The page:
Positioning of Lacrosse/Tennis Ball for outer Soleus soft tissue work in “pigeon”


lateral Soleus soft tissue release with lacrosse ball

Lateral Soleus soft tissue release with lacrosse ball


medial Soleus soft tissue release with lacrosse ball

Medial Soleus soft tissue release with lacrosse ball


Another great way to help get as some of the local tender points is to position the ball in one spot, then pump the foot into a “toe point and toe up” movement. This is known as more of an active myofascial release, and although it’s more intense helps to get into the more restricted tissue types.

Active Myofascial Release technique for Solues/Gastrocnemius - Toe Up

Active Myofascial Release technique for Solues/Gastrocnemius – Toe Up


Active Myofascial Release technique for Solues/Gastrocnemius - Toe Point

Active Myofascial Release technique for Solues/Gastrocnemius – Toe Point


The gymnast can also use a rolling “stick” to help massage over some of the these areas along the back, inside, and outside of the lower leg. I was able to find a way to make them from small PVC pipes for relatively cheap from Home Depot, which I showed in a post you can find about here.

PVC Rolling Sticks

PVC Rolling Sticks


Self Calf Myofascial Release Using PVC Rolling Stick

Self Calf Myofascial Release Using PVC Rolling Stick


3) Use Proper Stretching of The Gastrocnemius and Soleus

The easiest way I have found for gymnasts to correctly work on their calf stretching (other than the typical calf stretch in a warm up) is to use the end of a beam base. To stretch the gastrocnemius, you must make sure the leg is straight because this muscle crosses across both the knee and ankle. Have the athlete start with their foot flat against the beam, and knee straight.  The athlete will keep their heel pressed down, then shift their weight into the beam until a stretch is felt. Perform 2-3 sets of 30 seconds on both legs. This is easy enough to do during practice, gymnasts spend time hanging out at the end of a beam waiting for a turn anyway.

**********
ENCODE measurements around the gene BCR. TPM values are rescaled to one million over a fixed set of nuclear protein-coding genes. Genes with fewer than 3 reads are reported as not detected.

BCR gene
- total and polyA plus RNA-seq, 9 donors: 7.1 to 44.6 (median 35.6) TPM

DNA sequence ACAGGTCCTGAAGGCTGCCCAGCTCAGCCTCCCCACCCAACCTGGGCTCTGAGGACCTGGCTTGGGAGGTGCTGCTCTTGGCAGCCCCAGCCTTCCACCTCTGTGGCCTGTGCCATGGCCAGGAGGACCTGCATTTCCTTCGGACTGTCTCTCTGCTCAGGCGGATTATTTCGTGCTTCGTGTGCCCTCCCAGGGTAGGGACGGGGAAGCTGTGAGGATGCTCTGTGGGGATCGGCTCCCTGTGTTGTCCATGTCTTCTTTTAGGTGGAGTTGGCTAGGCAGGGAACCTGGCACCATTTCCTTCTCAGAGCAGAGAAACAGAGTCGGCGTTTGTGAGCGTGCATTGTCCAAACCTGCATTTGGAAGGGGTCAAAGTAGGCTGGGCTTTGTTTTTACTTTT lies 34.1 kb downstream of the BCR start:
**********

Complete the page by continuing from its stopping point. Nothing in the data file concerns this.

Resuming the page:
Gastrocnemius Stretch Using Beam Base

Gastrocnemius Stretch Using Beam Base


The same type of stretch can be done with a bent knee to target the solues muscle. The soleus muscle doesn’t cross over the knee joint, it originates below the knee on the two lower leg bones. This stretch is very important for reducing Achilles tightness because the majority of landings and tumbling passes rely on a bent knee angle to properly accept forces through the leg. Again, have the athlete keep the heel pressed and lean forward until a stretch is felt.  Targeting both the Gastrocnemius and Soleus muscle is important for optimal ankle flexibility.

Soleus Stretch Using Beam Base

Soleus Stretch Using Beam Base


Banded Lunge Stretch: Another great way to work on stretching the soft tissue while also helping the ankle joint to move better is to use a banded lunge stretch. Have the athlete loop the band around a beam base, and pull it out. The athlete will assume a 1/2 kneeling lunge position,and put their foot through the loop with their toes facing the beam. The loop should be pulling just above the ankle under the calf muscle. The athlete will then back up to get tension on the band.

Dorsiflexion Mobilization with Band Assist Step 1

Dorsiflexion Mobilization with Band Assist Step 1


While holding the foot down braced with a hand, have the athlete lift pull the ankle up gently (to provide a small joint distraction force), and then lean forward into the lunge stretch. This helps to allow some proper gliding of the joint with the distraction force and the band, while also stretching the athletes calf musculature.

Dorsiflexion Mobilization with Band Assist Step 2

Dorsiflexion Mobilization with Band Assist Step 2


4) Pro-Actively Addressing Flat Feet/Excessive Pronation, and Single Leg Stability

I have written a few articles (follow link here to read) related to why flat feet can be a concern in gymnasts. The risk of overuse/traumatic Achilles tears related to flat feet was something I touched on last week. It can also have a huge impact on injuries related to the foot, knee, hip, and spine due to the influence of alignment and connected lower body chain functions. Having proper arches as well as strength often times helps to aid in shock absorption, promote better foot/ankle alignment, and help symmetrically load the Achilles tendon. Overtime, this may help make a huge difference in how much stress the Achilles is taking. Small differences in forces and stress across multiple impact landings/turns/practices can be huge for injury risks.

Photo Feb 11, 8 15 39 PM

As I talked about last week, I have been seeing a lot of gymnasts doing single leg beam, floor, and tumbling work in very improperly aligned and dangerous lower leg positions. This can be a result of a lack of education, poor training habits, poor single leg stability, weakness/tightness or certain structures, fatigue, and many more. This concept links to building up proper landing and jumping mechanics which will come below. Readers can find a lot of information related to pre-hab for flat feet and these issues from my articles or other great resources, but here are a few new techniques that I have found through researching and reading some great information from the running area of Physical Therapy.